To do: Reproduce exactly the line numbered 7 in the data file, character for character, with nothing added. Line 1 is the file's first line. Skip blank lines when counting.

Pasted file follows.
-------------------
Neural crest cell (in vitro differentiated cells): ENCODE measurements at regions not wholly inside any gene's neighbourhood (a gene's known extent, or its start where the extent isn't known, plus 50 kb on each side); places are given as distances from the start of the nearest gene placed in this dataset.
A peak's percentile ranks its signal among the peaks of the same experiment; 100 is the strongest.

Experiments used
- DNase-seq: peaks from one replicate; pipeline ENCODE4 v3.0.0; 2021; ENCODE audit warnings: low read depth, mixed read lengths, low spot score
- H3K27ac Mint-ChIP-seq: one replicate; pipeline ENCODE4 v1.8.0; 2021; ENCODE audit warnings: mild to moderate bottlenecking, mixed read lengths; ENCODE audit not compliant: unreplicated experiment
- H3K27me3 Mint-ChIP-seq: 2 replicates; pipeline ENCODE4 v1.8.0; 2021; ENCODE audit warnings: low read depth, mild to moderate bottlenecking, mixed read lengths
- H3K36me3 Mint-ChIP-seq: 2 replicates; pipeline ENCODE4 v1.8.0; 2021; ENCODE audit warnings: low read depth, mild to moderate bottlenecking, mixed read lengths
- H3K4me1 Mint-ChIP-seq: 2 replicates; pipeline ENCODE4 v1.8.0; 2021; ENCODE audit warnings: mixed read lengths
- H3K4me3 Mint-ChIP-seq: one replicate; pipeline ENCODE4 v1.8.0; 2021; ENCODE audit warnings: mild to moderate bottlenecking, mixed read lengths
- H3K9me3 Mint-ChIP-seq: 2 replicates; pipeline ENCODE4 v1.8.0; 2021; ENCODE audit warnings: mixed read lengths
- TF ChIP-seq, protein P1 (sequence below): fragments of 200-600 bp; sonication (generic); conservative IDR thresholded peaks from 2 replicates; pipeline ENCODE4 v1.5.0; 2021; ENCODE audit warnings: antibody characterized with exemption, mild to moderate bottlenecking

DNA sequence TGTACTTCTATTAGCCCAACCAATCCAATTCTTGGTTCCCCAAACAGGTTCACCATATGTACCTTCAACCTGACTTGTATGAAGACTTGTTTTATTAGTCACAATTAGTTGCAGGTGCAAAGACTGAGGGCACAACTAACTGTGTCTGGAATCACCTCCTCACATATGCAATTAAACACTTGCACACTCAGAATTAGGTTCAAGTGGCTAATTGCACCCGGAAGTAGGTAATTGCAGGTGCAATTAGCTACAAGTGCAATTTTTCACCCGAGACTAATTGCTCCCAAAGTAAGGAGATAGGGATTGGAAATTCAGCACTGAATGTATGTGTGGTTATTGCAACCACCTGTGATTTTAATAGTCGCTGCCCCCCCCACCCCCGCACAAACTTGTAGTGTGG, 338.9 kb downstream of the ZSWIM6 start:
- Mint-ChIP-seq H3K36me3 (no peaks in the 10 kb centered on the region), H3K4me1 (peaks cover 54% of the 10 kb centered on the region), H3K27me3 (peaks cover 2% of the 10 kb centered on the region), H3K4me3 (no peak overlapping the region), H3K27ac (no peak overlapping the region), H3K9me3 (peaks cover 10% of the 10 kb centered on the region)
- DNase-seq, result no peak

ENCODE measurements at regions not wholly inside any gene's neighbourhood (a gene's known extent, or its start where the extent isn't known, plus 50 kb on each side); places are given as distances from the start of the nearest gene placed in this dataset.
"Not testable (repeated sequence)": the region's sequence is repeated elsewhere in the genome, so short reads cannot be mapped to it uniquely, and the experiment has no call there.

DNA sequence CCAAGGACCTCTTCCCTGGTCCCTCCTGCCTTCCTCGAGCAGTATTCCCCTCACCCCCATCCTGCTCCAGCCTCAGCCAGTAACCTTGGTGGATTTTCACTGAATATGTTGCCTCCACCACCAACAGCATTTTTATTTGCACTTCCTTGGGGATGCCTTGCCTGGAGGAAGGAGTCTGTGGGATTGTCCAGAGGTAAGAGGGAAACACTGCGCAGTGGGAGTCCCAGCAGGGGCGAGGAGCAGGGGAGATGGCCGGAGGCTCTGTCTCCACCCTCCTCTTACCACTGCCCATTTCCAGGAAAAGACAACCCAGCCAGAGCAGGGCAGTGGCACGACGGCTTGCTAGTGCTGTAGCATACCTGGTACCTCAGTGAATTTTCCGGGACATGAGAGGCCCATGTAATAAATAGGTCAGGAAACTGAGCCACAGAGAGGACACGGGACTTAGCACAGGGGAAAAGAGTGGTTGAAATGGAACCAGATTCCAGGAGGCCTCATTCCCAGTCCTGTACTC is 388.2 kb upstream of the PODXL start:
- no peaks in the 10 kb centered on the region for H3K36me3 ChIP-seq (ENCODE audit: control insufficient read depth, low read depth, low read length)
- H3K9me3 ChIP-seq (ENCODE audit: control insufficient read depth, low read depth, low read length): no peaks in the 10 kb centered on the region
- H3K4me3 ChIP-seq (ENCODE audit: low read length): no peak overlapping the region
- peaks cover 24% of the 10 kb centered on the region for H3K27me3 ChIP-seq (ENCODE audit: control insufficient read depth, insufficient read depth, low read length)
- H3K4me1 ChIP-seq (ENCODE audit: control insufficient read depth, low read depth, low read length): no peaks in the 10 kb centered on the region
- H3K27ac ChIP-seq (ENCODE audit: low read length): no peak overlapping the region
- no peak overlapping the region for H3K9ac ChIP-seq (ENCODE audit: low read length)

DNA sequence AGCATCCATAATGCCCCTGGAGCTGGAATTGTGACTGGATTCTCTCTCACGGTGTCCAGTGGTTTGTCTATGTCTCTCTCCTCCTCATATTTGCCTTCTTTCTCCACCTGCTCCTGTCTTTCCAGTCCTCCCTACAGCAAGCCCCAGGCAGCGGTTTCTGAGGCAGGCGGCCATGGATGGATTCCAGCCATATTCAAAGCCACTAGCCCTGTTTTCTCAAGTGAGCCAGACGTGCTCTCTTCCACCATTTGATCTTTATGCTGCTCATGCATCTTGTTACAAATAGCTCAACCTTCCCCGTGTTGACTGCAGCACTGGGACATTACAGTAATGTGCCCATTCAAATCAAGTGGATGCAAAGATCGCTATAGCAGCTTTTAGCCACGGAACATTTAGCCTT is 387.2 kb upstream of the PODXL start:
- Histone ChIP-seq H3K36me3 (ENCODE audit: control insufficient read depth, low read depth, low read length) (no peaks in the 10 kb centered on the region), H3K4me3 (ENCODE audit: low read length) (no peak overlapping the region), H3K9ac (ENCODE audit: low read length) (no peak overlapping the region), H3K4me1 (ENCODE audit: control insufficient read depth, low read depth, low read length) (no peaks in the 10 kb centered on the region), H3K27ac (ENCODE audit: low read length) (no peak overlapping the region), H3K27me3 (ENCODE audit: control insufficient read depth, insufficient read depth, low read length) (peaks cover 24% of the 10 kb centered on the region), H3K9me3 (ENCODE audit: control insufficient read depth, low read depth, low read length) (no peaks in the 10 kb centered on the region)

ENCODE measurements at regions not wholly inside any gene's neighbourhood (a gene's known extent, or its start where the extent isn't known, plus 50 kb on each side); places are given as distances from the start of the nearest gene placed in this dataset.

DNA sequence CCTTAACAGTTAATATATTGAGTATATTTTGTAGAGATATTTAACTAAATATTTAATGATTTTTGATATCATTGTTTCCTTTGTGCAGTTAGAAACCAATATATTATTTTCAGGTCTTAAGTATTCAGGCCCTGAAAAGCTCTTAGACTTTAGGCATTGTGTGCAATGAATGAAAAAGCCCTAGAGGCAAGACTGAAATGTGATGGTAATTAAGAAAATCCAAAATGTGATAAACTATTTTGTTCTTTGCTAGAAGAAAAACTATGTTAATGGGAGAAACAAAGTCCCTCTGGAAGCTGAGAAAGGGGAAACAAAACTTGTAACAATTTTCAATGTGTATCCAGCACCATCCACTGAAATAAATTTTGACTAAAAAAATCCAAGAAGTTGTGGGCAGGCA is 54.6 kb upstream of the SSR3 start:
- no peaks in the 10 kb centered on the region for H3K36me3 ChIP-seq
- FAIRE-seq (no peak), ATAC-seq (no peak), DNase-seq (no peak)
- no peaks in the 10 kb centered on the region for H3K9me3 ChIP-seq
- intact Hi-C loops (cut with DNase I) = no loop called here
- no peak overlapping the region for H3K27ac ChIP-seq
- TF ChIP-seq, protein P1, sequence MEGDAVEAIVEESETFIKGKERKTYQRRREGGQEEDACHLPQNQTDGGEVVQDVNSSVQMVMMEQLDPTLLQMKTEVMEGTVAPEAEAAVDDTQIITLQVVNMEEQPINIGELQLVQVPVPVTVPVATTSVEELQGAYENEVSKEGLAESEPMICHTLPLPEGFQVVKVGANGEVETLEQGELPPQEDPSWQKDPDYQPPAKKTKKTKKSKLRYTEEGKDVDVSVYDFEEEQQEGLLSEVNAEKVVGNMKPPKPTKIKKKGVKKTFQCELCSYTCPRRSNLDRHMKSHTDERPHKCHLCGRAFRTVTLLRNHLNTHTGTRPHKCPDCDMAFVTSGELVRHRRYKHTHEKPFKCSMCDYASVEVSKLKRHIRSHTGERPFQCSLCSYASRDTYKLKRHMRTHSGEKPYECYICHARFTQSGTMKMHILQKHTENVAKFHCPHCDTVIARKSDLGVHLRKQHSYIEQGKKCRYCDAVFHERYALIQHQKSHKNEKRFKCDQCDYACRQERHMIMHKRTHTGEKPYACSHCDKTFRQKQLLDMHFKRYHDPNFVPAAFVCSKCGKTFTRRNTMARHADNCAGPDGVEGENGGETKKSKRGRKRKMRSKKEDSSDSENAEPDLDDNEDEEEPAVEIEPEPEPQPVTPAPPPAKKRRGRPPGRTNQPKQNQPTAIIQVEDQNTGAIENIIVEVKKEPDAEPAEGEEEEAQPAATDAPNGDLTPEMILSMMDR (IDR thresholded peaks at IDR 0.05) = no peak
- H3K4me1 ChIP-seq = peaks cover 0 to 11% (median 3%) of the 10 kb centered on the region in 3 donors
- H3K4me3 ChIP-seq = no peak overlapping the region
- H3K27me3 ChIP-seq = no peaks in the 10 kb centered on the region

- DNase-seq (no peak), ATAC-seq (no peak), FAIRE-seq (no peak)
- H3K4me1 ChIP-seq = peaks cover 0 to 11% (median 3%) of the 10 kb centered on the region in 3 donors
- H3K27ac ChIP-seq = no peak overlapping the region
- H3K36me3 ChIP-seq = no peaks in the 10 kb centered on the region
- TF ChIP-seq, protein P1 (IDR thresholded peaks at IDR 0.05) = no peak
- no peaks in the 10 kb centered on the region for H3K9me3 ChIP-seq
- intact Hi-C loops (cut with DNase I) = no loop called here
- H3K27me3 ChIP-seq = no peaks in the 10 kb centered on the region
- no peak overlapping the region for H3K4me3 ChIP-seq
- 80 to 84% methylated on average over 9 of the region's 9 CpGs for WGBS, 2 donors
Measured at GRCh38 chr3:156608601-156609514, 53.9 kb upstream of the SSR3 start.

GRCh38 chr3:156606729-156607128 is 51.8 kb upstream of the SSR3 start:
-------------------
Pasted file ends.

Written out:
- H3K36me3 Mint-ChIP-seq: 2 replicates; pipeline ENCODE4 v1.8.0; 2021; ENCODE audit warnings: low read depth, mild to moderate bottlenecking, mixed read lengths